This book starts out like a spy novel, but then goes into several directions. There is an emptiness to the conclusions. I wanted to know if the evil bounty hunter.....I mean property recovery agent, went to jail for the rest of his life.
    I still liked it a lot. Did I mention the talking ape.

    1 out of 1 people found this review helpful.

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  • Posted January 23, 2012

    more from this reviewer

    High concept with no heart!

    Michael Crichton has always done a good job of intertwining science and fiction without writing science fiction. I think that makes sense. Here Crichton tackles the world of genetic engineering and while there were so many amazing ideas and concepts here, I’m not sure how much of a novel there actually is. There are literally dozens of characters introduced and as a reader you have no idea if they are connected, important, or relevant. Its strangely scattered and when connections are made they are disturbing weak or convenient. I was rather disappointed with this. There just wasn’t enough here.

    1 out of 1 people found this review helpful.

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  • Posted February 9, 2011

    more from this reviewer

    A bit of a let down for me.

    I have been reading Michael Crichton's books for years and I hope the publisher will soon release some of the stories he was working on prior to his most sad departure. I believe the first novel was "Andromeda Strain" (although I thought the characters in this story needed developed more thoroughly) and of course "Jurassic Park" and then there was "State of Fear" which I enjoyed and a few others.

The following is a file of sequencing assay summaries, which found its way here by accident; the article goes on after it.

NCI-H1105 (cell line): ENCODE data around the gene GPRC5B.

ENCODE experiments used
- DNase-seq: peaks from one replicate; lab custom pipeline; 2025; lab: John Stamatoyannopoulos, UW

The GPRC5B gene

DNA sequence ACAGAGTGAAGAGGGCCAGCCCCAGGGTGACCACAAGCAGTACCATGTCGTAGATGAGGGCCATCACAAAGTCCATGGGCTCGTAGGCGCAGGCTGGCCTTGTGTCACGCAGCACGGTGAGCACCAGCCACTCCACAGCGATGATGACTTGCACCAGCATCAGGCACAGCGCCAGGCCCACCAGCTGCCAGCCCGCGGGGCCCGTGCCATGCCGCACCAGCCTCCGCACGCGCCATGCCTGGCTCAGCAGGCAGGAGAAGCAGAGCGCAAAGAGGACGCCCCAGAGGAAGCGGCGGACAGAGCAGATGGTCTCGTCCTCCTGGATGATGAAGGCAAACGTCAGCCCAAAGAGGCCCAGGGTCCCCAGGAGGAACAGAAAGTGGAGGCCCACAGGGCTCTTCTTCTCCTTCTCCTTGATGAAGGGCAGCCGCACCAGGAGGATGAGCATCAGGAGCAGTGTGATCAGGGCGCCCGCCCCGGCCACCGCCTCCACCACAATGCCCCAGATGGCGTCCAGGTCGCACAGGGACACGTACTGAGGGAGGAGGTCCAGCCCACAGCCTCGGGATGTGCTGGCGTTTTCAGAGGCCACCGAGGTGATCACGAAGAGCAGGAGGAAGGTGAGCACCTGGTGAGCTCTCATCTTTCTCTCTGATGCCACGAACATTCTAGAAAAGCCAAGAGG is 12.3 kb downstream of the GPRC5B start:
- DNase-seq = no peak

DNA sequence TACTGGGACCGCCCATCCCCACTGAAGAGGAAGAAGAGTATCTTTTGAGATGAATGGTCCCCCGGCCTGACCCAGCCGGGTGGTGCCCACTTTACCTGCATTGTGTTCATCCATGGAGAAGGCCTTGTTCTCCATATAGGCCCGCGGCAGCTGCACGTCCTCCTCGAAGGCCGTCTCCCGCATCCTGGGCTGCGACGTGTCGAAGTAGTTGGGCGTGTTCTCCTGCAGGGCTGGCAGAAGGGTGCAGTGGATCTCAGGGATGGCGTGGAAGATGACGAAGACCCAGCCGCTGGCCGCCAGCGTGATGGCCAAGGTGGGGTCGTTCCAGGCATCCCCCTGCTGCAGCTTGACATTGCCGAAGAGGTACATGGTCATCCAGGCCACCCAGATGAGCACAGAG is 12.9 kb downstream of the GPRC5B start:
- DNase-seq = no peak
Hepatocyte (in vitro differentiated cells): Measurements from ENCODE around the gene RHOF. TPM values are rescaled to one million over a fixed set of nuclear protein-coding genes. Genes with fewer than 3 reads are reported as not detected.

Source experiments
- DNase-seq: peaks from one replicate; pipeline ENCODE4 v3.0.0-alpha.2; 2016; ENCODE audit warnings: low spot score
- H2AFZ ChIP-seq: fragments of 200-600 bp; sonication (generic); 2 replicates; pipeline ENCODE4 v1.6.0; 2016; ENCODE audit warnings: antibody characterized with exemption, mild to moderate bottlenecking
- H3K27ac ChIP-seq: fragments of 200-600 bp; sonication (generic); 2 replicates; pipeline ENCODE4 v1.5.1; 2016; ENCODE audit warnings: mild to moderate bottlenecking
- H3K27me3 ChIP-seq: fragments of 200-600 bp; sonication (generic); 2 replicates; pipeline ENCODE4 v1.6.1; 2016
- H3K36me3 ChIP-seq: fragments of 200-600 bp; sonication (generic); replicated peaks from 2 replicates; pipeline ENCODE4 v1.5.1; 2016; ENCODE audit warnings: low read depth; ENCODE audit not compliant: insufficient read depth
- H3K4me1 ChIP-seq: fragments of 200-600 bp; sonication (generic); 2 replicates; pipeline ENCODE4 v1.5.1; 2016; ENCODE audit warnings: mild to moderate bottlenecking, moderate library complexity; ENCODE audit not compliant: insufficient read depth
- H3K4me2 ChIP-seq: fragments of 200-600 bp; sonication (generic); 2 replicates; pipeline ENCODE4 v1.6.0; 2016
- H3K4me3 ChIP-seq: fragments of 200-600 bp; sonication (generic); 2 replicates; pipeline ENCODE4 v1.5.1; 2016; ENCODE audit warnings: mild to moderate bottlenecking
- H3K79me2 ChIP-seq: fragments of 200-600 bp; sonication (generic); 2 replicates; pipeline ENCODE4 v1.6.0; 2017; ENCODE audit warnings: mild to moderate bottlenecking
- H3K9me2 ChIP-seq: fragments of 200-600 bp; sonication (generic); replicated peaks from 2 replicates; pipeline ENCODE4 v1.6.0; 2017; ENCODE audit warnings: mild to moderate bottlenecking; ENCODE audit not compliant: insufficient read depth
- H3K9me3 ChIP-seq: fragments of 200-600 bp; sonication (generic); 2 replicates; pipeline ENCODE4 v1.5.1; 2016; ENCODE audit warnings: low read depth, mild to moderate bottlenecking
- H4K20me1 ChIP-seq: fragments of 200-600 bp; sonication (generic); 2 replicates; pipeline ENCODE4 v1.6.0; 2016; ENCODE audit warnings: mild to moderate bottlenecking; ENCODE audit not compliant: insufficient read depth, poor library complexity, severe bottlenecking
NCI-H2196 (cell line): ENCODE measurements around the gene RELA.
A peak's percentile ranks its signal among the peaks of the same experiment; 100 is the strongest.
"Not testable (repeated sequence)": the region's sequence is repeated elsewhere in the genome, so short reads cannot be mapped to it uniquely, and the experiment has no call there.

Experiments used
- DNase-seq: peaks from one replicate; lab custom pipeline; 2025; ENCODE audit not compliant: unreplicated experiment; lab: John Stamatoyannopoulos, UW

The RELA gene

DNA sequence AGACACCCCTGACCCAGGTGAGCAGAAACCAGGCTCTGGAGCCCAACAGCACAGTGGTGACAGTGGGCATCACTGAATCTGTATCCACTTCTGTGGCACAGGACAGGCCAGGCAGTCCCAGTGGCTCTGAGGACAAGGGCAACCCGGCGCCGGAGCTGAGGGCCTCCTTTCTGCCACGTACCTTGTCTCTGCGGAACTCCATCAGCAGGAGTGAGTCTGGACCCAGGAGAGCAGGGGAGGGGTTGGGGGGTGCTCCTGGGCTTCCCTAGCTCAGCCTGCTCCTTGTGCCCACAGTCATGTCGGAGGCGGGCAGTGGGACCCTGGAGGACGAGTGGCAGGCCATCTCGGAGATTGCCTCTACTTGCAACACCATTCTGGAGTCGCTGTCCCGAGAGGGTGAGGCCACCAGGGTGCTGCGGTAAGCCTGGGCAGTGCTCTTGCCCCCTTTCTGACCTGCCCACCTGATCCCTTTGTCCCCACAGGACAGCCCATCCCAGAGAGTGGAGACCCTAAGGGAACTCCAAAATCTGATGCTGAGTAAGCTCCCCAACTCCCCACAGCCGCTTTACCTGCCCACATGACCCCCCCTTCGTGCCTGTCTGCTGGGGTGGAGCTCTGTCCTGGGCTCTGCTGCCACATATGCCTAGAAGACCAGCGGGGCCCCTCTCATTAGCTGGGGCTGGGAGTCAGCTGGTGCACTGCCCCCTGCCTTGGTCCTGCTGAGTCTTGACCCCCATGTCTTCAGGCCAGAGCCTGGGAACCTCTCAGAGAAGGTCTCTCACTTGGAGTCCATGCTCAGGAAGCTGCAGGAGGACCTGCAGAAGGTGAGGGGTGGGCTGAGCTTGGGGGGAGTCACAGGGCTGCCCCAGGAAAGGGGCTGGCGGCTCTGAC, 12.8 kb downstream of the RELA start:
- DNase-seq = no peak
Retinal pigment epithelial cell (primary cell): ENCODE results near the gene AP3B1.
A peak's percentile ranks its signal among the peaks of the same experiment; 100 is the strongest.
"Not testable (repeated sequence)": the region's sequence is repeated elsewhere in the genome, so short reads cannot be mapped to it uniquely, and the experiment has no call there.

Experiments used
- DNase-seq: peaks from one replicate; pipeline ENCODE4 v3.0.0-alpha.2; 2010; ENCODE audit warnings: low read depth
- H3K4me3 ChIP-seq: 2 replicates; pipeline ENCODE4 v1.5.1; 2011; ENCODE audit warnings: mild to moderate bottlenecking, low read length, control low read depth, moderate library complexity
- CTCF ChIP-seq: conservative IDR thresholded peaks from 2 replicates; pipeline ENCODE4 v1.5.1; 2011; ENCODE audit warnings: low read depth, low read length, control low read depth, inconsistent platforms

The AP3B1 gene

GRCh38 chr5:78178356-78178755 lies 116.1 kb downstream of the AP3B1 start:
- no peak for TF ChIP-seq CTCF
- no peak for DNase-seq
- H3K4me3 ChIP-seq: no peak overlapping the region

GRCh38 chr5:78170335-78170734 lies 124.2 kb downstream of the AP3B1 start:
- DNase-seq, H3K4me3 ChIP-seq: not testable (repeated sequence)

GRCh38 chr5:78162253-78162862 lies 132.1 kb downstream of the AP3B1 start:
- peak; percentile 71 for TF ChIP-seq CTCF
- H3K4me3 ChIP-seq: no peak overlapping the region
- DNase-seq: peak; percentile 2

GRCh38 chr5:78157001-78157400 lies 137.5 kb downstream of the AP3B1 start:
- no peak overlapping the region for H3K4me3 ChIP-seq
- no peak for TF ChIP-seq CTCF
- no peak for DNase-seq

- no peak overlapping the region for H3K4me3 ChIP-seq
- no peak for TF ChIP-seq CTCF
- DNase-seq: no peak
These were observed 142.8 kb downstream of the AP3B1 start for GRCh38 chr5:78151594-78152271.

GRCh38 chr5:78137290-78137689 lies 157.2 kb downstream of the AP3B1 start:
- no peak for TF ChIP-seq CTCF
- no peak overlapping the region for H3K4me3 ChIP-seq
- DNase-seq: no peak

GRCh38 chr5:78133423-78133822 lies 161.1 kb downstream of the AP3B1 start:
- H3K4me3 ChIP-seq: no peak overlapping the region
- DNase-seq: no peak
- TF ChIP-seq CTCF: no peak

But, I must say that this novel, "Next" had a lot to be desired. I would even go so far as to say it was a bigggg disappointment. Sorry. It wasn't because of the splattering of foul language, which I'm not a big fan of, (I never understood why authors have to fill pages up with profanity.) Many stories will stand on its own without it or toned down to a reasonable level. Just my point of view.
    I thought that in the novel the plot never really materialized and the characters were never fully developed. I never felt I knew the character, Henry Kendall, the researcher. I would have liked Mr. Crichton to have spent more time to allow the reader know what makes this guy tick. After all, he has mixed the human and chimp DNA to produce a hybrid child. Also, on a side note, I wasn't enthralled with the talking chimp and parrot. If those characters had met a quick end, I would not have been sorry to see them go.

    On the surface when you read the synopsis one would think that this novel would be a interesting, and a exciting read. However this was no page turner and for me it was a let down.

    1 out of 2 people found this review helpful.

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  • Posted March 16, 2010

    I Also Recommend:

    Next, another great exciting installment of Michael Crichton's ingenious writing

    The book Next, is another amazing page-turning novel by the great Michael Crichton and another example of his unique writing style, scientifically accurate reasearch and excitment. This book is a defenite page-turner, and you would hate to set it down for a moment. This book has excitment, drama suspense and is a thrilling tale. For any Michael Crichton regular or fan this is a must-buy.